When a Negotiating Weakness Is Really a Strength
When people bargain, they often go to extremes to get the upper hand. Negotiators are famous for making ridiculous demands and then offering a series of small compromises to appear reasonable. By retreating from an extreme starting point, negotiators eventually land on the outcome they preferred all along, all while looking like they were giving up important concessions.
Other hard-nosed tactics are equally commonplace. Strong-arm negotiators will sometimes claim they don’t have the power to offer a more flexible deal, make a take-it-or-leave-it proposition when they still want to bargain, or threaten to walk away when they have no intention of doing so.
Strength in negotiations is commonly associated with playing these and other hardball tactics that catch people off-guard and make them bargain from a defensive position. Unfortunately, these tactics too often work successfully and so proliferate in use. When applied in important dealmaking, they attempt to confuse, bewilder, and bully the other side into a lopsided result. Tough negotiators see weakness in uncertainty. Like sharks that smell blood, when the opponent hesitates, they circle in for the kill.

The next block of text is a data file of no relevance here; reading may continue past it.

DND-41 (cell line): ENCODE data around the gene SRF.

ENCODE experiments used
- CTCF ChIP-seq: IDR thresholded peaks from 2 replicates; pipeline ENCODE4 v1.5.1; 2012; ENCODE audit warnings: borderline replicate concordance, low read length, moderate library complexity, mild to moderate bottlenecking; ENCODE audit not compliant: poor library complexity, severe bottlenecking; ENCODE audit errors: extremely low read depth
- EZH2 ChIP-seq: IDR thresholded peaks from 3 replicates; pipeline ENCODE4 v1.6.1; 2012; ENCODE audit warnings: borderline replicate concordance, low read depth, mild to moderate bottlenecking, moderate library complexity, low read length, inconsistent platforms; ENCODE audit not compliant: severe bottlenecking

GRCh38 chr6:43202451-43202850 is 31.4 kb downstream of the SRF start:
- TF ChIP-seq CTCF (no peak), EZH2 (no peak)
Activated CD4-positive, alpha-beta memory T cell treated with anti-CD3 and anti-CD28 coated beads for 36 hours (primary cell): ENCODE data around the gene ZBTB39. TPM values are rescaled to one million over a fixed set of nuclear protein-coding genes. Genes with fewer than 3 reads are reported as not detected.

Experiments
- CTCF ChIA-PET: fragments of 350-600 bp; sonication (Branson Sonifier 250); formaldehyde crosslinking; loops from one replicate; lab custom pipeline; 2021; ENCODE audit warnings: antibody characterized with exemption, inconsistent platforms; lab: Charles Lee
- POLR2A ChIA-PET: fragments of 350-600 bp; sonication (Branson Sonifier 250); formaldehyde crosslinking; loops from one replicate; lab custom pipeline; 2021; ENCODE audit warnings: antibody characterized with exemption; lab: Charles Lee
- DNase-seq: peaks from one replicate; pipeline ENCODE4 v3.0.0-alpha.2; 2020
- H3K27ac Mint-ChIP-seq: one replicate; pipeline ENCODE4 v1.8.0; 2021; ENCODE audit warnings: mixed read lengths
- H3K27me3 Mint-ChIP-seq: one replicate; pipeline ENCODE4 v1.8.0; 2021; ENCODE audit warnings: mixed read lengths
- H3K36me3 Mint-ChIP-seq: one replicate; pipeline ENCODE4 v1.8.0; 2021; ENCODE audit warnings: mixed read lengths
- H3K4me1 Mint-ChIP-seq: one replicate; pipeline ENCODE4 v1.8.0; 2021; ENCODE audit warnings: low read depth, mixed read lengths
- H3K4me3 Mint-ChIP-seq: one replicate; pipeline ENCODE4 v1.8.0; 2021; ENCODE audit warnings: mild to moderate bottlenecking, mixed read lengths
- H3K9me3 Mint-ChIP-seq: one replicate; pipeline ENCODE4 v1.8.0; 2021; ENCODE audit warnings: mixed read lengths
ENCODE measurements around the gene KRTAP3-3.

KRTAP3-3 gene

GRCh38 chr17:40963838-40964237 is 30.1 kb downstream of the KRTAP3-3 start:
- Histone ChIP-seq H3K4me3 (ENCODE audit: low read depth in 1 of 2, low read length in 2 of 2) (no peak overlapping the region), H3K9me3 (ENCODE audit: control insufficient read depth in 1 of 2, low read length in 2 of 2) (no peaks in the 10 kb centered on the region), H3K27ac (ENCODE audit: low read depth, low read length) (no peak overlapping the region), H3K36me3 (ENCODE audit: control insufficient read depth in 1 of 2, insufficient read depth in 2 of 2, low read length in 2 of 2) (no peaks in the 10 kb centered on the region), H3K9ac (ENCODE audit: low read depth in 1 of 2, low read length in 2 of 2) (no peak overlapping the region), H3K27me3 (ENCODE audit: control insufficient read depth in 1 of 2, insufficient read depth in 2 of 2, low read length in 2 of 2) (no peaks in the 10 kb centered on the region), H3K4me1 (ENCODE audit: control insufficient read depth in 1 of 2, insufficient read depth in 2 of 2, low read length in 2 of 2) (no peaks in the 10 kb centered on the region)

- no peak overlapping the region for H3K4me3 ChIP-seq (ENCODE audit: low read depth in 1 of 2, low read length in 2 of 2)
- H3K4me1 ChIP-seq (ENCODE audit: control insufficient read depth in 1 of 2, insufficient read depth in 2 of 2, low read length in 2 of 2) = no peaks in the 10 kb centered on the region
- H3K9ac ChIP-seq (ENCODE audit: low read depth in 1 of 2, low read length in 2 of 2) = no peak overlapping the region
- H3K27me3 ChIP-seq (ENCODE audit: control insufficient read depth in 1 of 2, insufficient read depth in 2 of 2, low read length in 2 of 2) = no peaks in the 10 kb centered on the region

Study the best negotiators, however, and you will learn that what appears as weakness is actually the most powerful tactic of all. Crafty negotiators seek extreme clarity as a maneuver to disarm the other side and put them to work.
The most powerful sentence in any negotiation is the expression: “I don’t understand, please explain this to me.” When the other side is asked to explain, clarify, and describe what is at issue, they begin to work hard for you. The information they provide sets a collaborative tone and creates a more cooperative mindset.
When we ask for deeper understanding, the information offered in response often exposes the underlying assumptions the other party holds. This allows clever negotiators to address the points of agreement and disagreement, and not the tactics designed to obscure them.
When the other party threatens to walk away, the sly negotiator doesn’t panic, but instead asks for help to understand why they are willing to exit. When offered an ultimatum of “take it or leave it,” the best negotiators don’t react. Instead, they ask the other party to explain why this is the ultimatum they have offered.
Any strong-arm tactic can be circumvented simply by asking for the help to understand. By asking questions to provide a thorough understanding of every facet of the topic, the other party naturally abandons the hardball tactic as they seek to explain and clarify what is at issue. At the moment of complete clarity, both parties see what’s truly possible. Now that’s a win-win.